you usually can’t see the nearby mountains because of the gloomy cloud cover,
but I can see them and that’s why everyone is happy. I came here on book tour.
It sounds romantic and exciting, and it is, but like all good road stories it’s
also a lonely place to be. I miss my wife and kids. I miss my office. I think I
should be writing, but I need to be out and about, spreading the good word
about my new novel, STOLEN.
What isn’t particularly sunny is my novel. It’s actually it
wee bit terrifying, "dark" some might say. The lovely folks at Publishers Weekly
called it an “unrelentingly suspenseful thriller.” It’s about a couple that
doesn’t have health insurance coverage to cover the cost some pretty
astromomical health care bills. The book asks the question, what would you do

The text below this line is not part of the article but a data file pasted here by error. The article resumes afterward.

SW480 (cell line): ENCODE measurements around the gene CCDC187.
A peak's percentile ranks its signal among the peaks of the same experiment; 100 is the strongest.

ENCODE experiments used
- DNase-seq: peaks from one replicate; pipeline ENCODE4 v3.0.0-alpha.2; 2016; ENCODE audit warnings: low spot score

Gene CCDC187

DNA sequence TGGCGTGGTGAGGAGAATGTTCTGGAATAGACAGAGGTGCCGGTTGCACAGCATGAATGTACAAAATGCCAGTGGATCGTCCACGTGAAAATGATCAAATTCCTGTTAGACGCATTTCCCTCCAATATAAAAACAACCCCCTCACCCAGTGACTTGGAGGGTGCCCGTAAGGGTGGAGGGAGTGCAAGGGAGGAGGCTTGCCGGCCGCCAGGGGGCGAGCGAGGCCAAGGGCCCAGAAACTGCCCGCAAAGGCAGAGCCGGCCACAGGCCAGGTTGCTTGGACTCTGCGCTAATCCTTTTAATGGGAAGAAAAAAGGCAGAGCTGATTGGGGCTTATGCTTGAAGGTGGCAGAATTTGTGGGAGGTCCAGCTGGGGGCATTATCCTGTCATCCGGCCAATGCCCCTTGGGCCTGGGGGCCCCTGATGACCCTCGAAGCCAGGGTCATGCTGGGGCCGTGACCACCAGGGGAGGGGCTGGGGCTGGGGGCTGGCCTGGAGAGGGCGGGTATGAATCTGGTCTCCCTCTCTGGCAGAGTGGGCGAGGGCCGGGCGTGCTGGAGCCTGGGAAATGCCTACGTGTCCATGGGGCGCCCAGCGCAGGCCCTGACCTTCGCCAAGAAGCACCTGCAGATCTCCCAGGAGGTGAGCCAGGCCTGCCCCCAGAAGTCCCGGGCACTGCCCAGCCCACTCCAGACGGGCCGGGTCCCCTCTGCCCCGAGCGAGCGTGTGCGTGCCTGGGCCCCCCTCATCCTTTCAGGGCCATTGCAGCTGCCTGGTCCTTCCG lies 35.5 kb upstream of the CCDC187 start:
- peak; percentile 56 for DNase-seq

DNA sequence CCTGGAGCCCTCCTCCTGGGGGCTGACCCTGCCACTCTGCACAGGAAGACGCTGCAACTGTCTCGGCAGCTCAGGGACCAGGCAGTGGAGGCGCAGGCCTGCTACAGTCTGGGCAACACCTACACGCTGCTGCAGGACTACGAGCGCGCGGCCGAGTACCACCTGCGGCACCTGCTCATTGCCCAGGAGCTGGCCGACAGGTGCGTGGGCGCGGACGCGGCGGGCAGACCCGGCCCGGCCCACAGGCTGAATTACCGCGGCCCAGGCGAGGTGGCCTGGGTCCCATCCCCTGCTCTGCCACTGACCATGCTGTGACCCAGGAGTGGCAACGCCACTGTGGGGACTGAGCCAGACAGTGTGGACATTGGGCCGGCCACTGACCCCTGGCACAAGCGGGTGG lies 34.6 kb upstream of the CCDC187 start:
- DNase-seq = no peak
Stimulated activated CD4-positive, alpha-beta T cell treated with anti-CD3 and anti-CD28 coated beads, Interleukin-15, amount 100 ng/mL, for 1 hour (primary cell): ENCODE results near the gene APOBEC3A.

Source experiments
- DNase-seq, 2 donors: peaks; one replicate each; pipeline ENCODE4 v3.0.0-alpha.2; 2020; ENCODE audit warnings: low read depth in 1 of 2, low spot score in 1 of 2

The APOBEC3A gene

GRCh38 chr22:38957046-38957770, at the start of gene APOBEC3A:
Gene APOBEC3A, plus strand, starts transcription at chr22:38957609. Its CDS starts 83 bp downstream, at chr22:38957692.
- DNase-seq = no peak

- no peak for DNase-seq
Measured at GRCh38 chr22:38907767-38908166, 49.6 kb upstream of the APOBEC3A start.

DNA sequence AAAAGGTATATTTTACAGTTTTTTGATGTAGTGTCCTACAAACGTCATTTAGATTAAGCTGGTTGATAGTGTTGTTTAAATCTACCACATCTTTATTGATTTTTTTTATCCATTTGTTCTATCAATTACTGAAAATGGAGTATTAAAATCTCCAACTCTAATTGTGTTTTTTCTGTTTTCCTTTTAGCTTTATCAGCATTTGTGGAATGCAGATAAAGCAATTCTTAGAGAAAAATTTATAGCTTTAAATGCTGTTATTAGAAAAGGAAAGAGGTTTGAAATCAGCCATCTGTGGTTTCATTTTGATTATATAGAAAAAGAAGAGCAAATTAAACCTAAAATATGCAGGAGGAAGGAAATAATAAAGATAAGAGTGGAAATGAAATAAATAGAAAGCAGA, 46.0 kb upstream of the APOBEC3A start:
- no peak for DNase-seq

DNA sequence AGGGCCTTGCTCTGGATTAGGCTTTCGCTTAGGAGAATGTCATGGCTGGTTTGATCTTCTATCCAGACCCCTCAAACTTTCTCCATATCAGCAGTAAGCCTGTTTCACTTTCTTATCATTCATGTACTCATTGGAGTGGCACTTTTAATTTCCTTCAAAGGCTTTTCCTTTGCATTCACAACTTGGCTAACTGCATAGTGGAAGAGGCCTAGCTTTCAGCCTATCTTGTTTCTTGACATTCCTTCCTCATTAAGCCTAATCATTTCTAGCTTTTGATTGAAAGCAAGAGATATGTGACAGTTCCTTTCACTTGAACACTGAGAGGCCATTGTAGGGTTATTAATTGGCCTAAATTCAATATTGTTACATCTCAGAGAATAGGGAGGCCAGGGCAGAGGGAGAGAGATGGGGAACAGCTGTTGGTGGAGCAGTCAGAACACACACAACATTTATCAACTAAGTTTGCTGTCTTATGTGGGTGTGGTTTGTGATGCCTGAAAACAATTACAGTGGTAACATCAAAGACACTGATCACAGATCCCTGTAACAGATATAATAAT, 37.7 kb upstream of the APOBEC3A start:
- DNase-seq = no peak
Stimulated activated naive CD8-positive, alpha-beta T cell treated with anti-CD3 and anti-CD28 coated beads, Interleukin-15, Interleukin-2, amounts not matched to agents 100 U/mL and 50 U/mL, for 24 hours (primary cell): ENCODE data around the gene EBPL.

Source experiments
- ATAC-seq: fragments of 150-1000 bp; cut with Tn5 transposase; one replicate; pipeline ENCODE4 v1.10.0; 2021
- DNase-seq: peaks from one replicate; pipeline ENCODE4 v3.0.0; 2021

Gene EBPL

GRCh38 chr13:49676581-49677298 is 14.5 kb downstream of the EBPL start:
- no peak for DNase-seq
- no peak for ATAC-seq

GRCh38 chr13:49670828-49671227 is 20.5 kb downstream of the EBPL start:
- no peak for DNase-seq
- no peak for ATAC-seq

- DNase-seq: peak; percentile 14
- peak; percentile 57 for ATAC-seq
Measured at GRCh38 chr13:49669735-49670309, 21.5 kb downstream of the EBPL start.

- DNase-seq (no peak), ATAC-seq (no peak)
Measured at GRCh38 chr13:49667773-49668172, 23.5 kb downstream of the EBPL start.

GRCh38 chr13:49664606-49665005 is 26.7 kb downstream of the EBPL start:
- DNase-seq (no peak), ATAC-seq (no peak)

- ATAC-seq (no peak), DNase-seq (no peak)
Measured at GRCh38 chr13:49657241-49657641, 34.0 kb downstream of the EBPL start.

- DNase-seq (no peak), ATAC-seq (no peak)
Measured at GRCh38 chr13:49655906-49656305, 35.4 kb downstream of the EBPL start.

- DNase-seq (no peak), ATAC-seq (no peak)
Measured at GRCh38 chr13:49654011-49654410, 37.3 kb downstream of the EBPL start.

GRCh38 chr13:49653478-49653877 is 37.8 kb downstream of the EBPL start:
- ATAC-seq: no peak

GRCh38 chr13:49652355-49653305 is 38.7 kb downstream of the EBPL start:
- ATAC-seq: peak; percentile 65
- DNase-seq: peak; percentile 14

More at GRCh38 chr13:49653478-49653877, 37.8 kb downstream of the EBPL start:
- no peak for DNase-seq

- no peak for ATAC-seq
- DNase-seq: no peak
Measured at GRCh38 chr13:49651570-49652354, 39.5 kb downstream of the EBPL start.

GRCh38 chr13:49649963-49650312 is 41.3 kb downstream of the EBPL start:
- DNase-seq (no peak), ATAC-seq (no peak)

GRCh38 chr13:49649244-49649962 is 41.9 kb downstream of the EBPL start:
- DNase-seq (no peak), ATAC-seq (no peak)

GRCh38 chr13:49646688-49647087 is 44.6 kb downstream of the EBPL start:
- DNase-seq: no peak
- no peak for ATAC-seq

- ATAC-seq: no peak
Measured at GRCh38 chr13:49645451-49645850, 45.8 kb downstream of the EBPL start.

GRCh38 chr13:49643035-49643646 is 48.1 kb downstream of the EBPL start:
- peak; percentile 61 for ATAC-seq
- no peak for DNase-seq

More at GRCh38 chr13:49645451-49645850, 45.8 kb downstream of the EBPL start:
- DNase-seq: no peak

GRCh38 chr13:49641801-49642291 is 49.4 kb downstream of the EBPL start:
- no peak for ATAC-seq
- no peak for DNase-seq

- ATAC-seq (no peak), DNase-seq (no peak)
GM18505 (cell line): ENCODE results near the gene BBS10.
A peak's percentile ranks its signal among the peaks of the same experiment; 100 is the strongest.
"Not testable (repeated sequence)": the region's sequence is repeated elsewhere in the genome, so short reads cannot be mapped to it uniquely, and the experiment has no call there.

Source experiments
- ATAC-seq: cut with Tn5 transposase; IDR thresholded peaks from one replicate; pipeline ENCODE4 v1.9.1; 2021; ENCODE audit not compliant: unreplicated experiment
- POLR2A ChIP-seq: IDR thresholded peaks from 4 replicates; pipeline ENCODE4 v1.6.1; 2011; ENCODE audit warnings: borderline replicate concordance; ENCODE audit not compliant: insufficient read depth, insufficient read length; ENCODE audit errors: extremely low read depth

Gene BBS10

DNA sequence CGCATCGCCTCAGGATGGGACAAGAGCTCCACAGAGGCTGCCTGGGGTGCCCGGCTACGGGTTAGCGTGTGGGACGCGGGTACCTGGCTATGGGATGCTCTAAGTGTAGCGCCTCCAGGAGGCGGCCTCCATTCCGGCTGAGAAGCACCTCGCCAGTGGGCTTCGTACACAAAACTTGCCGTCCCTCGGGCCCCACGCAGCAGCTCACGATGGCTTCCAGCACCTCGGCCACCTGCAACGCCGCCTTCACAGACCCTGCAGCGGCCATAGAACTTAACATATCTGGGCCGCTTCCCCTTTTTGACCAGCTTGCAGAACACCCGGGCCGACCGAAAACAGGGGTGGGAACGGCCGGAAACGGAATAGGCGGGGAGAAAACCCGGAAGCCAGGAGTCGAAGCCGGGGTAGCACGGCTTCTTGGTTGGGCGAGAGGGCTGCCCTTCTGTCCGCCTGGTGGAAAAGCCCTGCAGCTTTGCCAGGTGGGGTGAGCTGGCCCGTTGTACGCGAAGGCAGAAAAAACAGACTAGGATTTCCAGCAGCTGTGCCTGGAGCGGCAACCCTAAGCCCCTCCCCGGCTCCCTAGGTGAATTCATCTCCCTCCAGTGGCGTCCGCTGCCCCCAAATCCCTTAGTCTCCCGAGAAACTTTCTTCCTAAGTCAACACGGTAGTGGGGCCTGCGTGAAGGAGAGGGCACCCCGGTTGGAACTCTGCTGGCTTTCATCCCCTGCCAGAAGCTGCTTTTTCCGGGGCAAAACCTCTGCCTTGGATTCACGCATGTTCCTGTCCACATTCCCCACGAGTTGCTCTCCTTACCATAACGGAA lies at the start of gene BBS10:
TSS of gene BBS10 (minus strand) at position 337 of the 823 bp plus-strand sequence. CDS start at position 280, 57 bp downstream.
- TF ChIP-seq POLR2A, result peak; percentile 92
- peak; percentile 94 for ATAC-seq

to save the person you love the most? In the case of STOLEN the answer is stealing
another’s identity for the purpose of committing medical fraud. Unfortunately,
this lovely couples ends up stealing the worst identity imaginable, that of a psychopatic
killer with a twisted mind for playing very twisted games. Soon the couple from
STOLEN (John and Ruby) are drawn into this dark world, forced to play a game
called Criminal where they must commit more real crimes and the stakes are life
So even though STOLEN isn’t a sunny tale, even though its
dark as that side of the moon, gruesome even, it does provide a good deal of
suspense, and my promise that you won’t be able to turn the pages fast enough. And
you can trust me. I brought the sun.